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MeteorJS - Getting Started

 ·   ·  ☕ 3 min read

Meteor is quite an easy Javascript framework to pick up and I have been fascinated getting back to where I left off a couple of years ago.

There are quite a few things that you could do in the first week itself, and could even target to complete real-world projects.

However, be aware - MeteorJS is a ghost town of sorts.

The usage has declined rapidly over the past three years, and most of the content that you will find is outdated. Students of the framework will find older tutorials that do not quite work. For all my hubris, I still ended up spending time on debugging silly problems that should not have existed in the first place.

One of the popular tutorials of MeteorJS from LevelupTuts is on YouTube - Meteor for Everyone.

The tutorial can get you started quickly, but the framework itself does not quite recommend writing in the “older” way anymore. You’ve to make small amends to follow along if you choose to use the tutorial anyway - below paragraphs should give you a good idea on the changes.

Folder Structure

Create the following structure that can be beneficial for later.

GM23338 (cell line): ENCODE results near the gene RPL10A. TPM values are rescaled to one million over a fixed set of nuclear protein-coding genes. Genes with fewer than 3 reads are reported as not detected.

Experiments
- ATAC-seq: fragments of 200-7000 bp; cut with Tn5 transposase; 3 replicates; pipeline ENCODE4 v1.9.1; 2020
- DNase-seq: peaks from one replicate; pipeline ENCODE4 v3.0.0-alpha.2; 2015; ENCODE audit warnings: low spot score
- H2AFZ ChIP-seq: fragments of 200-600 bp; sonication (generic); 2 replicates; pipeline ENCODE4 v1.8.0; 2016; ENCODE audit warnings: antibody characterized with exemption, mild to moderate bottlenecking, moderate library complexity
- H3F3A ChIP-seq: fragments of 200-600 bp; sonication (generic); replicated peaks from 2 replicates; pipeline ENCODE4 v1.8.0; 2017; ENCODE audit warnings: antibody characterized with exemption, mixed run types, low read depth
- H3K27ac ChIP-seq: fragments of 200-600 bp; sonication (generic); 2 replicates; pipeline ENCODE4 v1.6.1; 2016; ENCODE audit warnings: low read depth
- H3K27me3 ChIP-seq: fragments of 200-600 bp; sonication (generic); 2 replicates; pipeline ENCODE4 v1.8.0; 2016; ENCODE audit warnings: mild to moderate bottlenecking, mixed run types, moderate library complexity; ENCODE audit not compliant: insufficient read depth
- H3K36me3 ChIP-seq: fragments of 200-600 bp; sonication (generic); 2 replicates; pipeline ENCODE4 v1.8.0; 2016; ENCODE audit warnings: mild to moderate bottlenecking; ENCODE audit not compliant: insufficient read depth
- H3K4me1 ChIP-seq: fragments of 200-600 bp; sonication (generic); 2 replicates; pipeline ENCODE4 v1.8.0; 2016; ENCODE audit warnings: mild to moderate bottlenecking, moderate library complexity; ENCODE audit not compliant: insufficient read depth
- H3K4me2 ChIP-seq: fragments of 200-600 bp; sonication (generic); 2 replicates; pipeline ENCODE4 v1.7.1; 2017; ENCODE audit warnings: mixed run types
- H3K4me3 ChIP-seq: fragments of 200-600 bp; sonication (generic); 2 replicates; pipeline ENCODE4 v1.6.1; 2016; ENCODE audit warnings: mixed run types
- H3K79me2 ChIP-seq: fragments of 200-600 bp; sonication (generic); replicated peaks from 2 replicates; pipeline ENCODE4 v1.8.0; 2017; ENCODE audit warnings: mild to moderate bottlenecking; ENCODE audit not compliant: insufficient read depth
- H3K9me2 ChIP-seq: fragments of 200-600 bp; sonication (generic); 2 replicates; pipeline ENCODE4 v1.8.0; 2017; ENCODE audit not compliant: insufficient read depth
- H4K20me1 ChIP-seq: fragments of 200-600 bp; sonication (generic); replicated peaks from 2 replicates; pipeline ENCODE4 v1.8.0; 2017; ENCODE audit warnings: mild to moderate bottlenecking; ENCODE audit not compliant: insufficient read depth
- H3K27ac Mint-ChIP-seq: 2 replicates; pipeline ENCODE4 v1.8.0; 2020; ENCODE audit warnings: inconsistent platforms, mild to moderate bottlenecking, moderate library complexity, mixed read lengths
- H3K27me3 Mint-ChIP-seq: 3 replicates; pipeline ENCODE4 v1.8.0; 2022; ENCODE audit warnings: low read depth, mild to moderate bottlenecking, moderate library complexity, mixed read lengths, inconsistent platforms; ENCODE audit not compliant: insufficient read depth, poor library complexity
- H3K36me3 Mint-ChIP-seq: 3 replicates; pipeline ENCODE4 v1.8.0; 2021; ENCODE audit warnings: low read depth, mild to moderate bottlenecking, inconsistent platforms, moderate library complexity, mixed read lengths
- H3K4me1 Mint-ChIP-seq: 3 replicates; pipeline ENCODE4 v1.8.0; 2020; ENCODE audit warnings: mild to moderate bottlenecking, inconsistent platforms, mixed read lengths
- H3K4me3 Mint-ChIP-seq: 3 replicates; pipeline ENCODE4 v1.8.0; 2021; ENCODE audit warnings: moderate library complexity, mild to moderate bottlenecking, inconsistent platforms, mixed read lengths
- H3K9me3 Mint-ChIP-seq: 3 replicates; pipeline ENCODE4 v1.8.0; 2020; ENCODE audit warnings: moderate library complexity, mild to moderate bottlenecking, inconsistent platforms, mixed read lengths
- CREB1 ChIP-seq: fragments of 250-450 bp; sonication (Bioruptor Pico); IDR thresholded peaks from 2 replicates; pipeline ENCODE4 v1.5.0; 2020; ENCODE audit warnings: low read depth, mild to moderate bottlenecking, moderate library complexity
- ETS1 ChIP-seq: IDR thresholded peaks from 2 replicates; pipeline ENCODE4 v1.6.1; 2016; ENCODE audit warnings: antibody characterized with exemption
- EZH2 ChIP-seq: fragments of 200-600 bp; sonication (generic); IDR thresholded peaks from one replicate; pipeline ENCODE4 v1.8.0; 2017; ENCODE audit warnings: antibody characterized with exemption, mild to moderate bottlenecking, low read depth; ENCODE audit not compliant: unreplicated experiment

1. client (accessible only for the client - created automatically )
  2. server (accessible only for the server)
  3. lib (common for both)

If you follow a specific structure (which is highly recommended in Meteor), you may not do the following each time -

if (Meteor.isServer) {

if (Meteor.isClient) {

You may also see a reason to remove the main.js file references in package.json, or change references to point to your own files. This will avoid errors that tell you about required main.js files in client and server.

Create Collections

The tutorial talks about creating a collection called ‘Resolutions’. The code outlined in the tutorial will not work unless you import ‘Resolutions’ on the server side.

A file ‘main.js’ gets created automatically in the server folder when you create a new project through meteor create in recent versions.

Include the code below in [server folder] > main.js.

import { Meteor } from "meteor/meteor";
import { Resolutions } from "../lib/collections";

Meteor.startup(() => {
  // code to run on server at startup

Instead of creating a collection within a client-specific JS file (as outlined in the tutorial), create a new file called ‘collections.js’ under the ‘lib’ directory (you did create the folder structure outlined above?)

In collections.js, include the following code -

Resolutions = new Mongo.Collection("resolutions");

Lastly, in the ‘js’ file for the client (e.g., ‘main.js’ in client folder), include -

import "../lib/collections";

There some funny ways to do the above in the ‘new way’, but let’s keep things simple for all learners.

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Prashanth Krishnamurthy
Prashanth Krishnamurthy
Technologist | Creator of Things